CNN’s new streaming service, CNN+, is shutting down only a month after launching, closing the book on a high-profile project that executives with the network once touted as its future.
In a memo on Thursday, incoming CNN chief executive Chris Licht said the media company would pull the plug on the service at the end of April. The head of CNN+, Andrew Morse, is leaving the company. Executives said that some CNN+ programming and employees would be absorbed into other networks at the company, but with a staff of 500 there will likely be layoffs.
“In a complex streaming market, consumers want simplicity and an all-in service, which provides a better experience and more value than stand-alone offerings,” Licht said in a statement to Variety.
In a Thursday town hall, executives also said the service’s inability to show live breaking news was a crucial failing. Because of contracts with cable and satellite companies, CNN+ could not stream the CNN television network.
“It’s a little bit like The New York Times subscription without The New York Times,” said J.B. Perrette, head of Discovery’s streaming services.
According to Perette, Discovery learned that CNN+ could not expect to come close to 1 million subscribers. He based this assessment on the company’s attempt to launch its own news service in Poland and by studying the trajectories of other paid streaming services in the U.S., like Fox Nation.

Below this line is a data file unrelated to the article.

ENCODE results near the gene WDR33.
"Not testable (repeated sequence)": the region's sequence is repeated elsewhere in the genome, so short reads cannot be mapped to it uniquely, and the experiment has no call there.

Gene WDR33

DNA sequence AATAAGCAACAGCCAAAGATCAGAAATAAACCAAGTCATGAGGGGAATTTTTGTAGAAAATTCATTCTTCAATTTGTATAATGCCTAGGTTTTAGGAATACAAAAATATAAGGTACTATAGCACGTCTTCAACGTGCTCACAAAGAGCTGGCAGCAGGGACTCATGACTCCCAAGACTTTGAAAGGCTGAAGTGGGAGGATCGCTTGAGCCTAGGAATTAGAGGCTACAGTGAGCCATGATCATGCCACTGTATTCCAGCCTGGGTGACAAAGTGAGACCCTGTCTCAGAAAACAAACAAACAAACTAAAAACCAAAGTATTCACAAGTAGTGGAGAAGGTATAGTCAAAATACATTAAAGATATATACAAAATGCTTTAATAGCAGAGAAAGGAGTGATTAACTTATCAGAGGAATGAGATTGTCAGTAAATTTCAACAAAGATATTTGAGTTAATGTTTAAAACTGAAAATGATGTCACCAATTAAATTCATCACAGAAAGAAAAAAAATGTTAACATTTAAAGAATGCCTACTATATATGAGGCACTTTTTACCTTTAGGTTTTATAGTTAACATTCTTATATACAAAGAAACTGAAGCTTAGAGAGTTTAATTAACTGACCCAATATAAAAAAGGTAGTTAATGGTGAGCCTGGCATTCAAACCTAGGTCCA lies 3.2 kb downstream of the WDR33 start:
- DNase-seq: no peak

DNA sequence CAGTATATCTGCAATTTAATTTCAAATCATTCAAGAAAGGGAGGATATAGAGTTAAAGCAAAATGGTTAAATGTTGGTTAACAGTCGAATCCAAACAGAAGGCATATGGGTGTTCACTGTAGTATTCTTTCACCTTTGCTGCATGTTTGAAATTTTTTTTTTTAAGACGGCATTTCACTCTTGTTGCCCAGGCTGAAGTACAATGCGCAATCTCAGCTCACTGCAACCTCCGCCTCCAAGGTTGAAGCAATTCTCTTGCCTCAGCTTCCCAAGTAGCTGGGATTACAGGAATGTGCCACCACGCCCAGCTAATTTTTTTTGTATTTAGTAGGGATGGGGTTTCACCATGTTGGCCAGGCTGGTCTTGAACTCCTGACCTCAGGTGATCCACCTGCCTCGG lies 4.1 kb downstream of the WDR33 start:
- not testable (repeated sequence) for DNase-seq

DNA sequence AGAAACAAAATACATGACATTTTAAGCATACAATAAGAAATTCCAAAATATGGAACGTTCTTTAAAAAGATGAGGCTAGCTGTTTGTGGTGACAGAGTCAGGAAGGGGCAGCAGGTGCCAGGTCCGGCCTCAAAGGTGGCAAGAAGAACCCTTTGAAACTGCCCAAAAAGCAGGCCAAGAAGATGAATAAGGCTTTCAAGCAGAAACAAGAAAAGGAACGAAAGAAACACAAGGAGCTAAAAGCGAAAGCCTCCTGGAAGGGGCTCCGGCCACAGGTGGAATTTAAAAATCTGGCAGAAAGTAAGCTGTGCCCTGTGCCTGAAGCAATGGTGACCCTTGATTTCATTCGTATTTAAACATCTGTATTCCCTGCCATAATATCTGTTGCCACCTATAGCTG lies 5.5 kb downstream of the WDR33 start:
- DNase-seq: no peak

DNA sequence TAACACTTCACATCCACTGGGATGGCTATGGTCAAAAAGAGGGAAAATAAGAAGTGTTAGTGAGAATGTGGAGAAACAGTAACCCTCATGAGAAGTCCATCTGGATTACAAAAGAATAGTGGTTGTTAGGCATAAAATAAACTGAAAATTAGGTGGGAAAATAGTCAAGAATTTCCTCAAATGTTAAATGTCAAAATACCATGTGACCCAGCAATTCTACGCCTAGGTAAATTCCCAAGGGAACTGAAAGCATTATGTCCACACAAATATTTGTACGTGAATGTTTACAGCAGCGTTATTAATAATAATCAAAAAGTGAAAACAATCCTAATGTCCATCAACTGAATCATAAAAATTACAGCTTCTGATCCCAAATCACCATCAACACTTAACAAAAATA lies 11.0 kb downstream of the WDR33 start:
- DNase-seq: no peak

“Those are the facts,” Perrette said. “We’ve learned from painful history, financially costly history.”
“Our goal is to compete”
CNN+ began when its parent was still part of AT&T. It combined with Discovery earlier this month to form a new company, Warner Bros. Discovery, under CEO David Zaslav. The company’s other streaming-video ventures include Discovery+ and HBO Max.
On the company’s latest earnings call in February, Zaslav told investors the merged entity would be frugal with its spending.
“Together, we already spent aggressively across all demos and genres,” he said. “And now that we have the resources, we plan on being careful and judicious. Our goal is to compete with the leading streaming services, not to win the spending war.”
AT&T spent at least $100 million to develop CNN+ and assigned some 500 employees to building the service. The network hired a lineup of media stars including Fox News’ Chris Wallace, former NPR host Audie Cornish, ex-NBC News host Kasie Hunt and food media star Alison Roman.
Perrette told the employees they would have “first dibs” on some 100 jobs currently open at CNN. Licht’s memo said departing staffers would receive at least six months of severance pay.
The outlook for streaming video has cooled substantially since two years ago, when pandemic lockdowns led millions of Americans to considerably up their screen time and drove a surge in streaming subscriptions. Earlier this week, Netflix reported its first loss of subscribers, with analysts attributing the stumble in part to growing competition from traditional media outlets launching their own streaming services.